This one is a bit of a cheat as it actually came out the next week, but I wanted to talk about it before that other skateboarding game which also came out at the same time (It rhymes with Bony Smock’s Crow Maker). Unlike that other skateboarding game, Skate and Destroy was focused more on being a skateboarding simulator, with an increased focus on performing tricks correctly. Bony Smock, on the other hand, relied more on arcade controls which led it to be less simulator (and in the end, more fun). This realistic skating approach was seen as a plus by critics, but players found them to be too unforgiving, requiring much more skill and patience to master, which ultimately seemed to doom the game. You might be looking at the Rockstar logo on the front and go “Woah, how was this not a massive hit?“, well, GTA III was still two years away, so the Rockstar pedigree hadn’t been established, and with only a few small titles under their belt and the Grand Theft Auto games being niche PC games for the most part, having their logo on the cover didn’t make the game an instant seller. In another contrast, while Bony Smock would focus heavily on pop-punk and third wave ska to fill its soundtrack, Skate and Destroy’s soundtrack was nothing but old school hip-hop. On paper, this game sounds fucking awesome, but as we know, playability is key, and it seems that, while this is a valiant effort, the title just wasn’t fun to play when compared to the competition. If you want to visit a time capsule please check on the official website for the game from 1999 (don’t mind the Nov. 15th street date, I assume it’s either wrong or when it came out in Europe):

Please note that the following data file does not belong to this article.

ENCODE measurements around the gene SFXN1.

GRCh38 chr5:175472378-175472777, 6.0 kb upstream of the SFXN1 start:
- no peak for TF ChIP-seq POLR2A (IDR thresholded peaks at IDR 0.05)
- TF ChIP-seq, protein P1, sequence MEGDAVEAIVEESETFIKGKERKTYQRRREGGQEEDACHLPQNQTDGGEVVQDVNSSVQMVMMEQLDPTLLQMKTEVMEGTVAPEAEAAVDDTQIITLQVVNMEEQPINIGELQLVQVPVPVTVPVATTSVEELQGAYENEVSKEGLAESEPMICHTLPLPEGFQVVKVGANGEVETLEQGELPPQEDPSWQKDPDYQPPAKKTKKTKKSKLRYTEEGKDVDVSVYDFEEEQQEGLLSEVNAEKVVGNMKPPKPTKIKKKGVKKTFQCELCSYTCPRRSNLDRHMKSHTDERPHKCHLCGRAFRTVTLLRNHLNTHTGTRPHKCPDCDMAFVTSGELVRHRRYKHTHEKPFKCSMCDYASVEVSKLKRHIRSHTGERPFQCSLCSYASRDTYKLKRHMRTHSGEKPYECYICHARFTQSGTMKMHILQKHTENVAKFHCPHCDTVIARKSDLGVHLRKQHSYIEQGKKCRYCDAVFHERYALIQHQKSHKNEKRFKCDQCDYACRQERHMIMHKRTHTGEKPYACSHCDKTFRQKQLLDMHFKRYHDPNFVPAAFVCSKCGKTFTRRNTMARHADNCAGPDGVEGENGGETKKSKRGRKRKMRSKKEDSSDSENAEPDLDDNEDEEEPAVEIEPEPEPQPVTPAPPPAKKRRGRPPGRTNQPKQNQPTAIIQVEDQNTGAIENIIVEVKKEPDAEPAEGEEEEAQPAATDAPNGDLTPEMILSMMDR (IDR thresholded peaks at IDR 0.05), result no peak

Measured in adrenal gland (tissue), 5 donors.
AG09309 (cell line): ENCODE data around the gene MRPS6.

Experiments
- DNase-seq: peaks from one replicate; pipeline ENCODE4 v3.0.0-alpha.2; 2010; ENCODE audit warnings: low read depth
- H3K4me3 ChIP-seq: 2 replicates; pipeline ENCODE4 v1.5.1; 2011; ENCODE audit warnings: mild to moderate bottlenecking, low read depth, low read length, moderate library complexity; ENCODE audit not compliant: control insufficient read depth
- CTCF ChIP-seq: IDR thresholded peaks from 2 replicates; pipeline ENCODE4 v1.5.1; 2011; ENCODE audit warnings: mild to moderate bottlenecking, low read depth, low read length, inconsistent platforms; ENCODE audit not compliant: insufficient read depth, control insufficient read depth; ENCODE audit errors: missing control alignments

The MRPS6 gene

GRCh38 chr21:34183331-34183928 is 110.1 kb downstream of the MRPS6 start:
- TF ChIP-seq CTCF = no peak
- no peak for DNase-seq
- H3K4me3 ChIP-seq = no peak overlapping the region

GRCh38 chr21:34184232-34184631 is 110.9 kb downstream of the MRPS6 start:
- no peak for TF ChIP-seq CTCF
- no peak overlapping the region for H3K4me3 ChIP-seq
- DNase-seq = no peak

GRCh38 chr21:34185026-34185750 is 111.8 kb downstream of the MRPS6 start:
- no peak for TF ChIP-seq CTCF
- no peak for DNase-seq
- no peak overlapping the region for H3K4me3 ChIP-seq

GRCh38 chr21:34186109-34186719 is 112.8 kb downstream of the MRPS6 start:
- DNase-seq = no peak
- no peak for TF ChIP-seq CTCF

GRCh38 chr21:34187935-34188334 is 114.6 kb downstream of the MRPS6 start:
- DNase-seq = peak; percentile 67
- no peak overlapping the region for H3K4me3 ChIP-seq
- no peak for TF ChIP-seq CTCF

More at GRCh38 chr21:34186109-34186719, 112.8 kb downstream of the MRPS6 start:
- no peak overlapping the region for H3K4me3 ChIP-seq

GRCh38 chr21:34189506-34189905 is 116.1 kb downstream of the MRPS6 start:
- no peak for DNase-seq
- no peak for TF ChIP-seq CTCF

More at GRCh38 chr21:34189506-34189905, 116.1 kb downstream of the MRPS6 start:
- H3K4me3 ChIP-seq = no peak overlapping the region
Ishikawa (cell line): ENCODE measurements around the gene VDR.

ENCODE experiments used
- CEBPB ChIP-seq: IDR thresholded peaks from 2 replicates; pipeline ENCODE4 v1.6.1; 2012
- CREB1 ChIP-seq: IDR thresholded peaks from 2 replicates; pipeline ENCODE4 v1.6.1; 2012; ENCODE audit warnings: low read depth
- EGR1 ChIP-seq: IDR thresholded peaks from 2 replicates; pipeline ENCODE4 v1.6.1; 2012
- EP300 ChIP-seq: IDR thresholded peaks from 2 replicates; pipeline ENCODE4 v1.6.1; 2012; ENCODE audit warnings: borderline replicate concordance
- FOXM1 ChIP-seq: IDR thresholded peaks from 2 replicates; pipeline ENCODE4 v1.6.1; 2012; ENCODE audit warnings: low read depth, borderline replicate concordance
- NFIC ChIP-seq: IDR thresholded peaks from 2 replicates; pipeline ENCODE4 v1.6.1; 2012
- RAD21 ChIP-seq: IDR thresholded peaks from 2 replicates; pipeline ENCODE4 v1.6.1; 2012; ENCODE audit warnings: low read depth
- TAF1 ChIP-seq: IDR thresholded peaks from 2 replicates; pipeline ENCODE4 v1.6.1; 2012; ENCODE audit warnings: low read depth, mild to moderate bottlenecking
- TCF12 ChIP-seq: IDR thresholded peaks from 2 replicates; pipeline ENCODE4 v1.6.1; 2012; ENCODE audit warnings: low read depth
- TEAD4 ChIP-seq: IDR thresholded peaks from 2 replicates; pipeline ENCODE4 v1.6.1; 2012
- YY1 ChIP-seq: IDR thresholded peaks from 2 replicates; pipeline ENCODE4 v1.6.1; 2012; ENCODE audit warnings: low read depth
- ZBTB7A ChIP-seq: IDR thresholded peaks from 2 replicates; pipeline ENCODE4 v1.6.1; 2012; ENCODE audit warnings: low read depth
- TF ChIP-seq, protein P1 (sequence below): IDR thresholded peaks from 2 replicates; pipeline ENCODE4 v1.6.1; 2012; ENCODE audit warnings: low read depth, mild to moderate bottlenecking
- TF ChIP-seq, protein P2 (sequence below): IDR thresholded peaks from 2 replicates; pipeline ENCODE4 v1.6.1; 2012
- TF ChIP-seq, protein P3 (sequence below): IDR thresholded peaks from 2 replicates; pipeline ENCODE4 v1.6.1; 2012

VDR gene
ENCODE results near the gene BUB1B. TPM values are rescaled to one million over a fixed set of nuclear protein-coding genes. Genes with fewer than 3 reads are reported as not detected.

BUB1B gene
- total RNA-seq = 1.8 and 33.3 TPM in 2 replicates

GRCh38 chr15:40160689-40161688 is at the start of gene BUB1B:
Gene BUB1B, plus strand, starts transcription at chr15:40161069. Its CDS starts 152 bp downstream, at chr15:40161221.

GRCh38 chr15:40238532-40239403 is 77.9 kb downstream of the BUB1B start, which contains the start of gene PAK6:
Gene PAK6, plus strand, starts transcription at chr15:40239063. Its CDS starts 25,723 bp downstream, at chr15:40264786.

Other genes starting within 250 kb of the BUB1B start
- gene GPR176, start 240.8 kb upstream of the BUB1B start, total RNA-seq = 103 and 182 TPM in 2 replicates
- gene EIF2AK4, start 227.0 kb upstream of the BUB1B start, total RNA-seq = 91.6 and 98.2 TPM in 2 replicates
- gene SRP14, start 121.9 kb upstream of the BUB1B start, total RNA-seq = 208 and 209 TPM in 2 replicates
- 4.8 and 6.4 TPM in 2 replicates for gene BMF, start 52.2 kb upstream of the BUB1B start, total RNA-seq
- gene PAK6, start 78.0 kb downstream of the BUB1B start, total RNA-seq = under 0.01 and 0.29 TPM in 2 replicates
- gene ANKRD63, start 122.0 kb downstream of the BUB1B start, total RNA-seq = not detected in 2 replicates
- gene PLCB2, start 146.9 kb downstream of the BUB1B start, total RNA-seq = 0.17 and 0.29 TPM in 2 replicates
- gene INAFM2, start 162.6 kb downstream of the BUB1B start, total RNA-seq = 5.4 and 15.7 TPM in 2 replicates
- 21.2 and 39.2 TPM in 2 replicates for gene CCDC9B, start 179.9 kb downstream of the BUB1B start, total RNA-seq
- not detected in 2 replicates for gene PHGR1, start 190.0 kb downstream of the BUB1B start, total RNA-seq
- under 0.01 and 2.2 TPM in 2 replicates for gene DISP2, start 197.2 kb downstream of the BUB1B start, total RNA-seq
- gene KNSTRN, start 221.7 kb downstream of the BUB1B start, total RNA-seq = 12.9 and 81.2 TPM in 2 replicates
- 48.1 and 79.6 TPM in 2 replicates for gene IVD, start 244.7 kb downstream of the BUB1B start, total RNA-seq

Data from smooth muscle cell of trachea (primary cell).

Fester’s Quest (NES) – Released Sep. 1989: Wiki Link